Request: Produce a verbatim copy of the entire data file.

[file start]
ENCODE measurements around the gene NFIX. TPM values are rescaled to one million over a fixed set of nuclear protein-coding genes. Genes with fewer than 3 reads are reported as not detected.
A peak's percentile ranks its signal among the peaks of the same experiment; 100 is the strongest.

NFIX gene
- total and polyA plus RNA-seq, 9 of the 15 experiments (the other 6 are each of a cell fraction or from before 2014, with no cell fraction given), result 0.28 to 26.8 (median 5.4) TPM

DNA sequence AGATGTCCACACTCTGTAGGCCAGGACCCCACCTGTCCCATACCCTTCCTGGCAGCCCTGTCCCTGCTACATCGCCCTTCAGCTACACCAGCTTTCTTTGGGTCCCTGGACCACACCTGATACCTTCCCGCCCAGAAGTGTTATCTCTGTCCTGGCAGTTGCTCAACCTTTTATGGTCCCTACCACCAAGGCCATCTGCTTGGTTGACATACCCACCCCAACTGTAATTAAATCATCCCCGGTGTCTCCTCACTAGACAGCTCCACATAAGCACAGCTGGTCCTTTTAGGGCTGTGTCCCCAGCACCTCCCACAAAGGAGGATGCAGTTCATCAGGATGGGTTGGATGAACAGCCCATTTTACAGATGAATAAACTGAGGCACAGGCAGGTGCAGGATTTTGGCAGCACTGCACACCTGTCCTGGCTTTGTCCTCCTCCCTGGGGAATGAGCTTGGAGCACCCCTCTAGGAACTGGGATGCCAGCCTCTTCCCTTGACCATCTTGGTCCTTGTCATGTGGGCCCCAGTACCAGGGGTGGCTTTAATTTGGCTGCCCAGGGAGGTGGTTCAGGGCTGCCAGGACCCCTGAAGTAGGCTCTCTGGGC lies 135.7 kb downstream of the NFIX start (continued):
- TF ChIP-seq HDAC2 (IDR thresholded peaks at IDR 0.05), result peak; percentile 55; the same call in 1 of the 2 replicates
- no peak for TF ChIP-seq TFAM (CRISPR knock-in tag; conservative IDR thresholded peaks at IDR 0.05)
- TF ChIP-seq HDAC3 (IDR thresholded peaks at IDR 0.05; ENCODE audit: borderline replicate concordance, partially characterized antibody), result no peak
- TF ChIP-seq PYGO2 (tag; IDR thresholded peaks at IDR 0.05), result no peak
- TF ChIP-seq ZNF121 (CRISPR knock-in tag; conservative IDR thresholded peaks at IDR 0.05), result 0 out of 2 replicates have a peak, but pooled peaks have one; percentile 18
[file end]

ENCODE measurements around the gene NFIX. TPM values are rescaled to one million over a fixed set of nuclear protein-coding genes. Genes with fewer than 3 reads are reported as not detected.
A peak's percentile ranks its signal among the peaks of the same experiment; 100 is the strongest.

NFIX gene
- total and polyA plus RNA-seq, 9 of the 15 experiments (the other 6 are each of a cell fraction or from before 2014, with no cell fraction given), result 0.28 to 26.8 (median 5.4) TPM

DNA sequence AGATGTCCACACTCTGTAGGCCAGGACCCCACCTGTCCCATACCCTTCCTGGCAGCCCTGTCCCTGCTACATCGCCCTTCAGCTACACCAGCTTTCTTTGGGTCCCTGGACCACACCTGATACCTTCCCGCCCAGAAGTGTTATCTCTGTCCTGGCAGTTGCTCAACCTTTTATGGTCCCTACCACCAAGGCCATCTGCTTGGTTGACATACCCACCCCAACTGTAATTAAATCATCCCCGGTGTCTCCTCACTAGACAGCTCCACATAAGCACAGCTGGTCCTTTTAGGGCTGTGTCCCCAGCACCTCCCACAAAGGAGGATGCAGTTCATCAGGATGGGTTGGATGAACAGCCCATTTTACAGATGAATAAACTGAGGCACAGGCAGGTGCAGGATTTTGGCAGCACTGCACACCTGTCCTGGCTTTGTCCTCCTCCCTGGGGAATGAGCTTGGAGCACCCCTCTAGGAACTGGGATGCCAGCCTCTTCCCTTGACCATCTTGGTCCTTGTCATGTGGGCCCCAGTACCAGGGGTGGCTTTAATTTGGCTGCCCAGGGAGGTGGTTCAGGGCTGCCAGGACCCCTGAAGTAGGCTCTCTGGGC lies 135.7 kb downstream of the NFIX start (continued):
- TF ChIP-seq HDAC2 (IDR thresholded peaks at IDR 0.05), result peak; percentile 55; the same call in 1 of the 2 replicates
- no peak for TF ChIP-seq TFAM (CRISPR knock-in tag; conservative IDR thresholded peaks at IDR 0.05)
- TF ChIP-seq HDAC3 (IDR thresholded peaks at IDR 0.05; ENCODE audit: borderline replicate concordance, partially characterized antibody), result no peak
- TF ChIP-seq PYGO2 (tag; IDR thresholded peaks at IDR 0.05), result no peak
- TF ChIP-seq ZNF121 (CRISPR knock-in tag; conservative IDR thresholded peaks at IDR 0.05), result 0 out of 2 replicates have a peak, but pooled peaks have one; percentile 18